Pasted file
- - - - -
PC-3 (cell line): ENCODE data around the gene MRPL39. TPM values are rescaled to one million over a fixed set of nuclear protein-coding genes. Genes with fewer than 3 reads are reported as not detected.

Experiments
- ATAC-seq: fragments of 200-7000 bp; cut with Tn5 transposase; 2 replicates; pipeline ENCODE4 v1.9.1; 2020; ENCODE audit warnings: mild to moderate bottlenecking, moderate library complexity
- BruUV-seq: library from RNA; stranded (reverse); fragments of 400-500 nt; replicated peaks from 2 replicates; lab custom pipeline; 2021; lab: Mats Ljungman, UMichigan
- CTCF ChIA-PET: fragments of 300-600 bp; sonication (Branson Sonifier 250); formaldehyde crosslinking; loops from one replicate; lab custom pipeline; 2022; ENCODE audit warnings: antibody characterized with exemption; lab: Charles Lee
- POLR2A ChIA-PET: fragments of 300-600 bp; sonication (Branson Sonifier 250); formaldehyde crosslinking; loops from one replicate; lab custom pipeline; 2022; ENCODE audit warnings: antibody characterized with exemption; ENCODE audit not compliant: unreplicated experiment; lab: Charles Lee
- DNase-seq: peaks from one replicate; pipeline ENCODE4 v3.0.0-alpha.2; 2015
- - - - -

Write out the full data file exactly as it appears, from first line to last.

PC-3 (cell line): ENCODE data around the gene MRPL39. TPM values are rescaled to one million over a fixed set of nuclear protein-coding genes. Genes with fewer than 3 reads are reported as not detected.

Experiments
- ATAC-seq: fragments of 200-7000 bp; cut with Tn5 transposase; 2 replicates; pipeline ENCODE4 v1.9.1; 2020; ENCODE audit warnings: mild to moderate bottlenecking, moderate library complexity
- BruUV-seq: library from RNA; stranded (reverse); fragments of 400-500 nt; replicated peaks from 2 replicates; lab custom pipeline; 2021; lab: Mats Ljungman, UMichigan
- CTCF ChIA-PET: fragments of 300-600 bp; sonication (Branson Sonifier 250); formaldehyde crosslinking; loops from one replicate; lab custom pipeline; 2022; ENCODE audit warnings: antibody characterized with exemption; lab: Charles Lee
- POLR2A ChIA-PET: fragments of 300-600 bp; sonication (Branson Sonifier 250); formaldehyde crosslinking; loops from one replicate; lab custom pipeline; 2022; ENCODE audit warnings: antibody characterized with exemption; ENCODE audit not compliant: unreplicated experiment; lab: Charles Lee
- DNase-seq: peaks from one replicate; pipeline ENCODE4 v3.0.0-alpha.2; 2015